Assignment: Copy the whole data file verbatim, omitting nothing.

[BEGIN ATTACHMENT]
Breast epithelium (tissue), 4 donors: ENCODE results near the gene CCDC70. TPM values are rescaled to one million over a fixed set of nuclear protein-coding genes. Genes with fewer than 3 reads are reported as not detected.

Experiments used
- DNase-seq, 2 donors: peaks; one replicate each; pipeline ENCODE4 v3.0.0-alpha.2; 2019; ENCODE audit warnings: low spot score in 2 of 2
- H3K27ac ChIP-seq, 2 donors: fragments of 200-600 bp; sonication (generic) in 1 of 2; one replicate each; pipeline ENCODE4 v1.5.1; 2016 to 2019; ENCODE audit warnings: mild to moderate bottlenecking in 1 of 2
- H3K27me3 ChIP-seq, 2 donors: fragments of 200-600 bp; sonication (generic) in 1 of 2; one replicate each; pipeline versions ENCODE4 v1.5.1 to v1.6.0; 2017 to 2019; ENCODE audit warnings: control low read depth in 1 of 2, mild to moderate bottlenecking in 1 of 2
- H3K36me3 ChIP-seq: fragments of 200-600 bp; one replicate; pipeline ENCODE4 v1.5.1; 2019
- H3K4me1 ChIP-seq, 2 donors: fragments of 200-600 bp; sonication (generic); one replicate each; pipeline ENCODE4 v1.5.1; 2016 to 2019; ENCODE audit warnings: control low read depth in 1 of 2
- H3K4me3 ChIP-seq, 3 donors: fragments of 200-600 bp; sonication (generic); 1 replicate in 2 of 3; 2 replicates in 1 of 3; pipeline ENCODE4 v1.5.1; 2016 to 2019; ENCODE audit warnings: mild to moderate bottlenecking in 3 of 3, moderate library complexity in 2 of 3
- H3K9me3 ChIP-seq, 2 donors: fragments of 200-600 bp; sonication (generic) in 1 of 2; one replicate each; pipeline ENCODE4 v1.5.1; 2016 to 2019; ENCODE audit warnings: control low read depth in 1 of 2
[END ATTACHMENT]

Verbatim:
Breast epithelium (tissue), 4 donors: ENCODE results near the gene CCDC70. TPM values are rescaled to one million over a fixed set of nuclear protein-coding genes. Genes with fewer than 3 reads are reported as not detected.

Experiments used
- DNase-seq, 2 donors: peaks; one replicate each; pipeline ENCODE4 v3.0.0-alpha.2; 2019; ENCODE audit warnings: low spot score in 2 of 2
- H3K27ac ChIP-seq, 2 donors: fragments of 200-600 bp; sonication (generic) in 1 of 2; one replicate each; pipeline ENCODE4 v1.5.1; 2016 to 2019; ENCODE audit warnings: mild to moderate bottlenecking in 1 of 2
- H3K27me3 ChIP-seq, 2 donors: fragments of 200-600 bp; sonication (generic) in 1 of 2; one replicate each; pipeline versions ENCODE4 v1.5.1 to v1.6.0; 2017 to 2019; ENCODE audit warnings: control low read depth in 1 of 2, mild to moderate bottlenecking in 1 of 2
- H3K36me3 ChIP-seq: fragments of 200-600 bp; one replicate; pipeline ENCODE4 v1.5.1; 2019
- H3K4me1 ChIP-seq, 2 donors: fragments of 200-600 bp; sonication (generic); one replicate each; pipeline ENCODE4 v1.5.1; 2016 to 2019; ENCODE audit warnings: control low read depth in 1 of 2
- H3K4me3 ChIP-seq, 3 donors: fragments of 200-600 bp; sonication (generic); 1 replicate in 2 of 3; 2 replicates in 1 of 3; pipeline ENCODE4 v1.5.1; 2016 to 2019; ENCODE audit warnings: mild to moderate bottlenecking in 3 of 3, moderate library complexity in 2 of 3
- H3K9me3 ChIP-seq, 2 donors: fragments of 200-600 bp; sonication (generic) in 1 of 2; one replicate each; pipeline ENCODE4 v1.5.1; 2016 to 2019; ENCODE audit warnings: control low read depth in 1 of 2